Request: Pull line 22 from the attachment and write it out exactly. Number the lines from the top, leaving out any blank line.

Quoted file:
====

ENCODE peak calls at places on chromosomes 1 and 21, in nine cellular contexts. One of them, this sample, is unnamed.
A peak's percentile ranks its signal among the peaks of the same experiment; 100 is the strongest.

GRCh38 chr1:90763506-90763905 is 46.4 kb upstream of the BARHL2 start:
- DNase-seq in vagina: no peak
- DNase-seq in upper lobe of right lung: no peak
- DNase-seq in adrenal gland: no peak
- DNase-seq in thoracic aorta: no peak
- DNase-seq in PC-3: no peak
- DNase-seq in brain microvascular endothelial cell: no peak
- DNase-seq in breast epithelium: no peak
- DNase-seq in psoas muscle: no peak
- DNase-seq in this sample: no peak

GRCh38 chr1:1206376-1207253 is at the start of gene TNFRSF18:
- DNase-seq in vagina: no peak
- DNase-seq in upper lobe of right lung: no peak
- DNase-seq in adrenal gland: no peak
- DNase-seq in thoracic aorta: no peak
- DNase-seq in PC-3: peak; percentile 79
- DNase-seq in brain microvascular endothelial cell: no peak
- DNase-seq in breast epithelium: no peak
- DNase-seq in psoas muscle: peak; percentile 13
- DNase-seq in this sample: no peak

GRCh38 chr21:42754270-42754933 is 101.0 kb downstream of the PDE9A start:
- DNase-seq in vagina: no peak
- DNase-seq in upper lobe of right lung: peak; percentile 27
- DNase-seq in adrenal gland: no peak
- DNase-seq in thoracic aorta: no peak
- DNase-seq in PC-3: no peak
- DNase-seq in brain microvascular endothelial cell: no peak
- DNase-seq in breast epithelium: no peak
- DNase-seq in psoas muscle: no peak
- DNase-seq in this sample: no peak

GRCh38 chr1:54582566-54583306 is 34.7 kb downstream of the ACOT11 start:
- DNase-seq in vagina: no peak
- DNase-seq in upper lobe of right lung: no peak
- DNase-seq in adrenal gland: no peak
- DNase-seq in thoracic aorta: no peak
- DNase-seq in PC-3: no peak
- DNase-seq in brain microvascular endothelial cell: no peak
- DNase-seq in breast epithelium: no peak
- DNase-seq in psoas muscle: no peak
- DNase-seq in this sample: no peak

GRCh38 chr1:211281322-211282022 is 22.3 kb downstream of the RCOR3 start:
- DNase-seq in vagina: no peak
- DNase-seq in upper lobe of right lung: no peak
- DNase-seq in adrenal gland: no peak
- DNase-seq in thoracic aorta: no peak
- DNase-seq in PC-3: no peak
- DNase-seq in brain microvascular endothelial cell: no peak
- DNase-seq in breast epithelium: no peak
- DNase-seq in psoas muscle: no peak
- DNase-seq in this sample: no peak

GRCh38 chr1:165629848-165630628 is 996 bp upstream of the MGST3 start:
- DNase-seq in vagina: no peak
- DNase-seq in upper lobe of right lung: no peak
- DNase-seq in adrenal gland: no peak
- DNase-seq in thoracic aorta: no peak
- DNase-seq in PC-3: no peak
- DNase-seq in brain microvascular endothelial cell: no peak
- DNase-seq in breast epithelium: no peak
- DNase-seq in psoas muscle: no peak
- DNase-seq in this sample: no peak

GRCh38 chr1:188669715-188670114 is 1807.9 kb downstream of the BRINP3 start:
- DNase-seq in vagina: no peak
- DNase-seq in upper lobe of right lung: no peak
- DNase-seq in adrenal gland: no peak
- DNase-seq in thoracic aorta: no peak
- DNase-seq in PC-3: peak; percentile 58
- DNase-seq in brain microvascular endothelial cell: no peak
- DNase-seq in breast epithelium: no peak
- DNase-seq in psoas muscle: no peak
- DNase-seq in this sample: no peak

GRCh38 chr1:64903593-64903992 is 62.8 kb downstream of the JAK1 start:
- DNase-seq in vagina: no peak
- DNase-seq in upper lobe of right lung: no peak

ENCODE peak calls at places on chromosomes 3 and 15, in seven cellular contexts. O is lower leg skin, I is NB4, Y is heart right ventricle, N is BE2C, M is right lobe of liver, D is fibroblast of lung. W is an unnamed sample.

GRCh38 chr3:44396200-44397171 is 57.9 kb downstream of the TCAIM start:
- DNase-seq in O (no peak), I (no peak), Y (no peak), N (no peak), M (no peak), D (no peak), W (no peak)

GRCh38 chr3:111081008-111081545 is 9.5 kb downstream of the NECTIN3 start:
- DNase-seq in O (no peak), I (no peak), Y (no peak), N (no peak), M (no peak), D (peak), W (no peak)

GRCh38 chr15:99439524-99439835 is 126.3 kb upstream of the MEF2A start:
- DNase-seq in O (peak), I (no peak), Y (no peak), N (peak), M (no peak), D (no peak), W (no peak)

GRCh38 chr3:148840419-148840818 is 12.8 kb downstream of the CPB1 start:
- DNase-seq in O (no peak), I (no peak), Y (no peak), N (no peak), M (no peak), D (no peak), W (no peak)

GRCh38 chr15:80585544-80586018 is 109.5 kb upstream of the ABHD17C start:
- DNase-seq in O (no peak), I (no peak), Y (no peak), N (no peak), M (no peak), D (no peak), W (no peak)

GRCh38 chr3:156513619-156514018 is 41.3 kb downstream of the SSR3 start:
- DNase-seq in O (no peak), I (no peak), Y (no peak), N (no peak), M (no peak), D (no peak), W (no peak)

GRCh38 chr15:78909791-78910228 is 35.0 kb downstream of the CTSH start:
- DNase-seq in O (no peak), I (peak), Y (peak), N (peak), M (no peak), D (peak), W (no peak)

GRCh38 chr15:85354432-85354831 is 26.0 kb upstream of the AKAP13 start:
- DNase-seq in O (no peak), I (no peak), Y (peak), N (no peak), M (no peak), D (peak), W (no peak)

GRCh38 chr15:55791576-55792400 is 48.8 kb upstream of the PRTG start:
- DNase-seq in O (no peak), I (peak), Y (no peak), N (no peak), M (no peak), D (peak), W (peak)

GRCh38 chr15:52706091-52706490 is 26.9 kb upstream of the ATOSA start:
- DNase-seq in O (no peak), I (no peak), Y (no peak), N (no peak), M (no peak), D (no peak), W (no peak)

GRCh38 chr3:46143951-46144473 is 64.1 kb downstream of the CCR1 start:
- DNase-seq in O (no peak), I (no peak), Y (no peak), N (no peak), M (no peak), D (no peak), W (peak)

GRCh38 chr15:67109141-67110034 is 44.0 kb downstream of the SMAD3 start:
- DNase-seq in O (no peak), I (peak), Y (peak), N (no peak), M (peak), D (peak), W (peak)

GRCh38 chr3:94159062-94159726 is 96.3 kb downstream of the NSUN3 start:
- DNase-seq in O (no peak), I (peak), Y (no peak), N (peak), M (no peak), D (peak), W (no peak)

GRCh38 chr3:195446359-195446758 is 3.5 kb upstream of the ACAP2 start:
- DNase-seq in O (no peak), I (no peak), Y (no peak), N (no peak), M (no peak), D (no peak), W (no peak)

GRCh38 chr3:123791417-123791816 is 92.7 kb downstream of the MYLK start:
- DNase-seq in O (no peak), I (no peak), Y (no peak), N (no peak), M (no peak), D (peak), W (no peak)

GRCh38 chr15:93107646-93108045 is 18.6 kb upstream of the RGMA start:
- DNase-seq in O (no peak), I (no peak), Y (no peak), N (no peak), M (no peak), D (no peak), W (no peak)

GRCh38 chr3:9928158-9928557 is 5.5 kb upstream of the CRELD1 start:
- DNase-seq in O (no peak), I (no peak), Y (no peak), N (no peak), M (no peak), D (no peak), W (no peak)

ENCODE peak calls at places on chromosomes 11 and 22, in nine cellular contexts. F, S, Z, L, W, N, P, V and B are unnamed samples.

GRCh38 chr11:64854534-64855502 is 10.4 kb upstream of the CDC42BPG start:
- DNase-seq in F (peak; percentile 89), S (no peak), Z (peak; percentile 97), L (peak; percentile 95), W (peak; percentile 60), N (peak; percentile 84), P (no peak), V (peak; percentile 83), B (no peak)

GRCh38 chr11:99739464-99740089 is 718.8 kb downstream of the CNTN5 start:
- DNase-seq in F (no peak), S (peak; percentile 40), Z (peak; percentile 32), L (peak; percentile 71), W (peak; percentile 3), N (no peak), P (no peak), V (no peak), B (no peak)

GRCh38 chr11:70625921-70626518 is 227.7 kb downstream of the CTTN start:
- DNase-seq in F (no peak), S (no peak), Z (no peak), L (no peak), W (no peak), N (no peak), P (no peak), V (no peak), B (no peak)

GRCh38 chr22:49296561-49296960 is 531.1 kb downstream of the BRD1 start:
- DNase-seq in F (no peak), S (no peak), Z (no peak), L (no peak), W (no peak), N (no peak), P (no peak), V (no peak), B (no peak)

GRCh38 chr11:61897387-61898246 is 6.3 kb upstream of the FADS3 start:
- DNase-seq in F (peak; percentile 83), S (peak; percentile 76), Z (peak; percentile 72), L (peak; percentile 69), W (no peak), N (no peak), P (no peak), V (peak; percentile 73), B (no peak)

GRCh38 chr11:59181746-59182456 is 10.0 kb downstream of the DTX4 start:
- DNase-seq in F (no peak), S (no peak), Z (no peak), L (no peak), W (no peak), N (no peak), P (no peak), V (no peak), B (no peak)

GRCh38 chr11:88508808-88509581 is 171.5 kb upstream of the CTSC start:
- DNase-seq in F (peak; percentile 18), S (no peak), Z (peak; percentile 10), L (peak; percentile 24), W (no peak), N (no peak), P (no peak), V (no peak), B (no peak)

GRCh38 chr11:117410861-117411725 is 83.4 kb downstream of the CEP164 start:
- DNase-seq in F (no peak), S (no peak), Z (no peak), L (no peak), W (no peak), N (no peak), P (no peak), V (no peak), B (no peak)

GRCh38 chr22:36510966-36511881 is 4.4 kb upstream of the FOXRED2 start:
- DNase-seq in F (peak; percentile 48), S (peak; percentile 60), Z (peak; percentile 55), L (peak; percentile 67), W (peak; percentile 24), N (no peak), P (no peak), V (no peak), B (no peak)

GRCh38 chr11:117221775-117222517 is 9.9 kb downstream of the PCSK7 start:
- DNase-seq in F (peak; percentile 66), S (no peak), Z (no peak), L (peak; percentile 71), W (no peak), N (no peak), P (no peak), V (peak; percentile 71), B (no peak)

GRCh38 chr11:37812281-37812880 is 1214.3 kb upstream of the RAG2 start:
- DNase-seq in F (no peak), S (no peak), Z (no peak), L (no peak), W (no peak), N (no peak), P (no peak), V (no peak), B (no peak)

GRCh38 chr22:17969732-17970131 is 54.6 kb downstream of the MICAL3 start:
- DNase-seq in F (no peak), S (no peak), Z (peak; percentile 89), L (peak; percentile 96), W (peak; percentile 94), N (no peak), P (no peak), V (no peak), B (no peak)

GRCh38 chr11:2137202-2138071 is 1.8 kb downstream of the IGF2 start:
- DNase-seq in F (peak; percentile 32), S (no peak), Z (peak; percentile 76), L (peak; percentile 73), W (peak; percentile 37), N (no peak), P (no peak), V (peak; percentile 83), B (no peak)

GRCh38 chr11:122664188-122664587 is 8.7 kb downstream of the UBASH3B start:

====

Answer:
- DNase-seq in this sample: no peak